Can post-acute care programmes for older people reduce overall costs in the health system? A case study using the Australian Transition Care Programme (Structured abstract)

  • Hall C
  • Peel N
  • Comans T
 et al. 
  • 1


    Mendeley users who have this article in their library.
  • N/A


    Citations of this article.


Abstract There is an increasing demand for acute care services due in part to rising proportions of older people and increasing rates of chronic diseases. To reduce pressure and costs in the hospital system, community-based post-acute care discharge services for older people have evolved as one method of reducing length of stay in hospital and preventing readmissions. However, it is unclear whether they reduce overall episode cost or expenditure in the health system at a more general level. In this paper, we review the current evidence on the likely costs and benefits of these services and consider whether they are potentially cost- effective from a health services perspective, using the Australian Transition Care Programme as a case study. Evaluations of com- munity-based post-acute services have demonstrated that they reduce length of stay, prevent some re-hospitalisations and defer nursing home placement. There is also evidence that they convey some additional health benefits to older people. An economic model was developed to identify the maximum potential benefits and the likely cost savings from reduced use of health services from earlier discharge from hospital, accelerated recovery, reduced likelihood of readmission to hospital and delayed entry into permanent institutional care for participants of the Transition Care Programme. Assuming the best case scenario, the Transition Care Programme is still unlikely to be cost saving to a healthcare system. Hence for this service to be justified, additional health benefits such as quality of life improvements need to be taken into account. If it can be demonstrated that this service also conveys additional quality of life improvements, community-based pro- grammes such as Transition Care could be considered to be cost- effective when compared with other healthcare programmes. Keywords: community health care, cost analysis, elderly, post-acute programmes, programme evaluation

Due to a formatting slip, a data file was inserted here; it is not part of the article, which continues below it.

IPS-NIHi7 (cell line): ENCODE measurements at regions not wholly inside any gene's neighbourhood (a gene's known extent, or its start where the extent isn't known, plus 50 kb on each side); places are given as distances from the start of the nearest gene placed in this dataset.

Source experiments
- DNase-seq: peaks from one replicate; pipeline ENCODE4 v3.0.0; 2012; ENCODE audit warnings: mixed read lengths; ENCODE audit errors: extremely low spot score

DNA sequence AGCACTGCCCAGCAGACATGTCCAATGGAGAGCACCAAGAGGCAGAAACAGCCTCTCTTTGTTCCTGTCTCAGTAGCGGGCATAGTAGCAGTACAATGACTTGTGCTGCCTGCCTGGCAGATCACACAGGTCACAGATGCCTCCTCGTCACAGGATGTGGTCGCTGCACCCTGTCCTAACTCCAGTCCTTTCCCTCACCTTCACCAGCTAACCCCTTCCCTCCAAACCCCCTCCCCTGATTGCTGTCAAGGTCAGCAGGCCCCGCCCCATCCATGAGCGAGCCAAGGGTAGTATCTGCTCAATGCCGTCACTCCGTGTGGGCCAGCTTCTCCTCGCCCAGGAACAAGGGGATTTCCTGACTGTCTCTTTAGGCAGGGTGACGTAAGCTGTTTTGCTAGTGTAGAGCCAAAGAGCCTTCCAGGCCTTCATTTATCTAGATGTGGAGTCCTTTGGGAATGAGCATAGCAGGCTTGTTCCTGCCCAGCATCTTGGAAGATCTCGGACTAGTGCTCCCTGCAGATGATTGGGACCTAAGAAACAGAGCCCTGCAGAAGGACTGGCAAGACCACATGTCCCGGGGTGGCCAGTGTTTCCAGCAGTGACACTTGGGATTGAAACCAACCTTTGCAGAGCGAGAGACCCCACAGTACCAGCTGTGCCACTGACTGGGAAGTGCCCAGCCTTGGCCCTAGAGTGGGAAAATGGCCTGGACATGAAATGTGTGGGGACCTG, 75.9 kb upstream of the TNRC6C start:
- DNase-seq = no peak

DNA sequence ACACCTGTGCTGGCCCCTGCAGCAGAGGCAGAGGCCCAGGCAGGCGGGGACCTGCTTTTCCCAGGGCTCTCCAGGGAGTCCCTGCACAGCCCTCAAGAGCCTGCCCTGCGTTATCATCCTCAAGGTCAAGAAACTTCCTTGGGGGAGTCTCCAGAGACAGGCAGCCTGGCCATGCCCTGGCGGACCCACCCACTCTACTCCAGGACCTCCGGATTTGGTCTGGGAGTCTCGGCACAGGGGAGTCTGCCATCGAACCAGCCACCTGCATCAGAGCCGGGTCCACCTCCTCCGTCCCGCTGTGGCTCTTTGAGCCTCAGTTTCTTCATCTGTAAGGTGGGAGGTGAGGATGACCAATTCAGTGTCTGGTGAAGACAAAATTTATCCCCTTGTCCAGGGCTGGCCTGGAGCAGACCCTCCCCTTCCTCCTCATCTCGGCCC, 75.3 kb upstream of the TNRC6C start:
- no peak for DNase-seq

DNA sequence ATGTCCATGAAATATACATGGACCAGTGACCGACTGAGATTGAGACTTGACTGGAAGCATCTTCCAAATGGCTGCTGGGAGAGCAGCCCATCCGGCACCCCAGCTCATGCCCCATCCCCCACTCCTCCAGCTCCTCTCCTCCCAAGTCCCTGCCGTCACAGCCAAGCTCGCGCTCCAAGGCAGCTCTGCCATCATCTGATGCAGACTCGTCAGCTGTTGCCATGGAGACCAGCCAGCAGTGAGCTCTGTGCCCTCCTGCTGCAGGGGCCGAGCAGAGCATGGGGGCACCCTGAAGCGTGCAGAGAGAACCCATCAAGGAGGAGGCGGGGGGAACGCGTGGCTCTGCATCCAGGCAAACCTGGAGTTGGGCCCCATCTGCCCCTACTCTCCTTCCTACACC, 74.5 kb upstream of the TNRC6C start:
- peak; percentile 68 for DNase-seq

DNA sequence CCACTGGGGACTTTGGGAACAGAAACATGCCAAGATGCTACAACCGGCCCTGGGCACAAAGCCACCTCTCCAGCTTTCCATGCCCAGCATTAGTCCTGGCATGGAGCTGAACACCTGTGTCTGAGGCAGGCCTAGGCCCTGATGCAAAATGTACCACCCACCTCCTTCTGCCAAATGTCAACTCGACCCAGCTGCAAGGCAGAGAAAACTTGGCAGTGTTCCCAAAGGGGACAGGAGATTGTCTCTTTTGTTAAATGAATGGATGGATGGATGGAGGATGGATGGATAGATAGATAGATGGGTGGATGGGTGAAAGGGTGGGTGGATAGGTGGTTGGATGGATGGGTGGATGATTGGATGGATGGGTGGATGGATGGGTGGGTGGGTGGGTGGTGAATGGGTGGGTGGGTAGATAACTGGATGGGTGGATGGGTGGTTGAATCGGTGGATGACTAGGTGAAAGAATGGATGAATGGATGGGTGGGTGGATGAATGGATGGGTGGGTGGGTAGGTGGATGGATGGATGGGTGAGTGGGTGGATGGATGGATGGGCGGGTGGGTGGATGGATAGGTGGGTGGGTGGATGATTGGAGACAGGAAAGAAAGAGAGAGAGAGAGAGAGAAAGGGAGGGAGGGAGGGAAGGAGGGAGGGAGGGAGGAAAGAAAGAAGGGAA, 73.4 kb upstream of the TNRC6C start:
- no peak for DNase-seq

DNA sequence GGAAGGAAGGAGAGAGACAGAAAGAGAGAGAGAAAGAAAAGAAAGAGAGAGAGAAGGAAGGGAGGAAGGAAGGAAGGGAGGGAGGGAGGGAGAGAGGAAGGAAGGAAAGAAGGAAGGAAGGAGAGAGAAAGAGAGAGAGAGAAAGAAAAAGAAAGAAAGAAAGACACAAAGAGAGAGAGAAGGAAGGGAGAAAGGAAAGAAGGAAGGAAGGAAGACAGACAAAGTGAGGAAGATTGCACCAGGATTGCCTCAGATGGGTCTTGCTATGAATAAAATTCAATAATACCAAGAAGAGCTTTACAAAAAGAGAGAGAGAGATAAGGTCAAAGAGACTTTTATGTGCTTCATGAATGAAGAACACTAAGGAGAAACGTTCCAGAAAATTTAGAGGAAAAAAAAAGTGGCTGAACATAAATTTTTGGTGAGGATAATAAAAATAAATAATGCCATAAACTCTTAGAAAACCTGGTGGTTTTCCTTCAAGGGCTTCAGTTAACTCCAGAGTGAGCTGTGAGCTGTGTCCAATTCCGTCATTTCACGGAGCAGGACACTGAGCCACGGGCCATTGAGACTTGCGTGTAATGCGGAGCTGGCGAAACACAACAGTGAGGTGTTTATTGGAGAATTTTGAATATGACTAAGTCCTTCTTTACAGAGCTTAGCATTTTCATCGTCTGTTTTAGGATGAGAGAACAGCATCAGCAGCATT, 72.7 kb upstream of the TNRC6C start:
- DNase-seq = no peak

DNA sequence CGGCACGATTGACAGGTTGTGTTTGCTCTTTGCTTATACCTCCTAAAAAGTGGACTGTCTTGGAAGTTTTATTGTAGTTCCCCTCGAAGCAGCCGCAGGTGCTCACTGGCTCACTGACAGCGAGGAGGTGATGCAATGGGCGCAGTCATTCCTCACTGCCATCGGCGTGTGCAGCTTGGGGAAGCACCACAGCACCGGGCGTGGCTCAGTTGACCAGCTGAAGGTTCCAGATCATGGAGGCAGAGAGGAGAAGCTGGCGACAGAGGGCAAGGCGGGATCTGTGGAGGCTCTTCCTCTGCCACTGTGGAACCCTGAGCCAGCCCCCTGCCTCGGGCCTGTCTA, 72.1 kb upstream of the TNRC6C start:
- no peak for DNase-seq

Author-supplied keywords

  • Aged[checkword]
  • Australia
  • Community Health Services [economics] [organizatio
  • Cost Savings [economics] [methods]
  • Cost-Benefit Analysis
  • Economic
  • Health Care Costs [statistics & numerical data]
  • Health Services [economics] [utilization]
  • Home Care Services [economics] [organization & adm
  • Homes for the Aged [economics] [utilization]
  • Humans[checkword]
  • Length of Stay [statistics & numerical data]
  • Models
  • Nursing Homes [economics] [utilization]
  • Organizational Case Studies
  • Patient Discharge [economics] [statistics & numeri
  • Patient Readmission [statistics & numerical data]
  • Quality-Adjusted Life Years
  • administration
  • numerical data

Get free article suggestions today

Mendeley saves you time finding and organizing research

Sign up here
Already have an account ?Sign in

Find this document

There are no full text links


  • C J Hall

  • N M Peel

  • T A Comans

  • L C Gray

  • P A Scuffham

Cite this document

Choose a citation style from the tabs below

Save time finding and organizing research with Mendeley

Sign up for free